Well here we are again – another year gone – and seven since this particular journey began. Seven years. Seven years to the day since I first set foot in CancerWorld.
Seven years is a long time – a Biblical timescale (what with plagues and famines and so on). I’ve had my own personal apocalypse; my bowel, liver and lung have been butchered. My veins have been filled with poison and my cells zapped with death rays. All this, in an attempt to stop the spread of this insidious, clever, manipulative, destructive and ultimately heart-breaking disease.
But enough of that – today is a day to celebrate; December 16th 2012 is Special Day Number 7.
‘Special Day’ sounds a bit … well … naff, a bit half-hearted, as if I couldn’t come up with a better name. It’s all about survival; a day for jumping up and down and shouting “I’m a survivor”. It’s as important (if not more important) than a birthday; if it was a Roman general it would be granted a Triumph through the streets of Rome and the crowd would cheer and party like it’s AD99.
But I digress. We are survivors from the moment we’re first diagnosed; from the instant we know we have the disease. Some of us survive longer than others – but we all start from the same point. Although, strictly speaking, I guess we’re survivors from the moment a gang of delinquent cells decide they are not going to conform to the usual model of growing up, settling down, etc, like their parents did, but live in the fast lane, dividing and subdividing like there’s no tomorrow. Which is often how it turns out once they get started down that particular road.
But we can never know that precise moment – unless we are blessed with prescient good (or bad – depends which way you look at it) fortune. For all practical purposes, survival starts the moment the oncologist stops looking at his/her computer, or shuffling papers or whatever it is they do while they think about what they’re going to say, and turns and gives us ‘that look’.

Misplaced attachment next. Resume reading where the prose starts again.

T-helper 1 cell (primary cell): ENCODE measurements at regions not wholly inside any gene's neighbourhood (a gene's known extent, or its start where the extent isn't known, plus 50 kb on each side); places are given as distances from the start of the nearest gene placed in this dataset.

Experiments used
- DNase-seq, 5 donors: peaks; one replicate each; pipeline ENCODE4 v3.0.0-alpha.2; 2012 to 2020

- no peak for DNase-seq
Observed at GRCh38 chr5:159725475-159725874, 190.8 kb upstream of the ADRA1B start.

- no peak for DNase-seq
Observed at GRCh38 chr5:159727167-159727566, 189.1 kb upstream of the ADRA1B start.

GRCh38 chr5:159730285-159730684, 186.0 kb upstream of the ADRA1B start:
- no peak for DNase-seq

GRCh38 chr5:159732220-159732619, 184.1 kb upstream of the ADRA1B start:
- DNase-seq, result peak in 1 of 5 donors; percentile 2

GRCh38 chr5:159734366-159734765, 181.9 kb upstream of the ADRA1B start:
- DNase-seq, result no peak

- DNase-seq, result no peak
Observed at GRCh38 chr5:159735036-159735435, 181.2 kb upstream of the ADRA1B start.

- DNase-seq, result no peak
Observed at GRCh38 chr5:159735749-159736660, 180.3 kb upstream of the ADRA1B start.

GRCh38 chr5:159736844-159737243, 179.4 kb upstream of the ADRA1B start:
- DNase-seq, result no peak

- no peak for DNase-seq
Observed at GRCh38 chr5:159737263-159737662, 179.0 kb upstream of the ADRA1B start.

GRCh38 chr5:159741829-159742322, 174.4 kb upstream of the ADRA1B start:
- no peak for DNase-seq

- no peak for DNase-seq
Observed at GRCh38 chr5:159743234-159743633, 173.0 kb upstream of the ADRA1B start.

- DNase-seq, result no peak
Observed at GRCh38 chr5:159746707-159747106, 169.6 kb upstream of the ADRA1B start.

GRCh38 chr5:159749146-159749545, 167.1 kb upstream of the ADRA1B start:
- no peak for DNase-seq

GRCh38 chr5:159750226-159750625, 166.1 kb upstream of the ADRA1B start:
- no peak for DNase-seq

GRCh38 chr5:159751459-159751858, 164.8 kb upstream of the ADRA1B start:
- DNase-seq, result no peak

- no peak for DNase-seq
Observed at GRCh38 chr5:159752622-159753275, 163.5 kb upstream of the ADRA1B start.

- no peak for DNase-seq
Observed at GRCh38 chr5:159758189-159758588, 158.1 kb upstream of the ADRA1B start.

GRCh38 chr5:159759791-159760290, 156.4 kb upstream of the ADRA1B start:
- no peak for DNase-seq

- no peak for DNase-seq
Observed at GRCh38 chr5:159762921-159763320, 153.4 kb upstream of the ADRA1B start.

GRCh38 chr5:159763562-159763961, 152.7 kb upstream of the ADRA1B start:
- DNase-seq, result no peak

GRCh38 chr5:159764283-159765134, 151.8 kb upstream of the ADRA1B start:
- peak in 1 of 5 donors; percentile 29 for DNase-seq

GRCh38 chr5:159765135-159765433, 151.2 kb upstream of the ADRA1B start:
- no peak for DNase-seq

In my own case it wasn’t an oncologist but a colorectal nurse who broke the news, following a colonoscopy. And so I became a cancer survivor on Friday 16th December 2005. Each anniversary is celebrated as something ‘special’ (hence it’s rather unimaginative name). In the early days its passing was marked by a glass (or two) of fizz; lately, in a bid to keep the arrhythmia at bay, it’s been a cup of tea. But very nice tea. With cake. Perhaps rather than Special Day, I should rename December 16th Cake Day.
It’s worth saying again – seven years is a long time.
My early wanderings in CancerWorld were accompanied by a mix of naiveté, ignorance and fear. A new boy at Dotheboys Hall hoping for a Nickelby to rescue me. And now I’m a senior, an old hand – someone who’s seen it all. Or at least a lot of it. The innocence and ignorance have largely gone, replaced by a quiff of nonchalance; the fear though, never quite goes away.
Last December on Special Day Number 6, as I looked to the coming year, I hoped for a ‘new voice’ and a ‘year free of treatment’. The Cancer Fairy must have heard because both those wishes have been granted (more or less – although one shouldn’t really be picky when a fairy grants a wish). I can sing again. Not loudly and not with my previous range – but enough to amuse myself and not embarrass my friends. And enough to warrant a new guitar and engender the idea of performing again in public. It’s not the old voice so it must be a ‘new voice’.
And a few days ago I received a nice letter from the cardiologist; it began ‘Dear Ian ….’. Our relationship has clearly improved somewhat in the past 18 months or so. We got off to a bad start when I was trying to juggle the conflicting demands of repairing my heart and repairing my voice. To recap – in 2011 I was taking Warfarin whilst waiting for a catheter ablation to try and cure atrial flutter (resulting from lung surgery) – at the same time as waiting for a procedure on my voice to deal with a paralysed vocal cord (also resulting from lung surgery). The ENT consultant would not operate on my voice while I was taking Warfarin – and any attempts to stop the drug were met with derision by the cardiologist because he didn’t think the voice procedure was important enough. Or even worthwhile; “I wouldn’t hold out much hope for it being successful.” ¹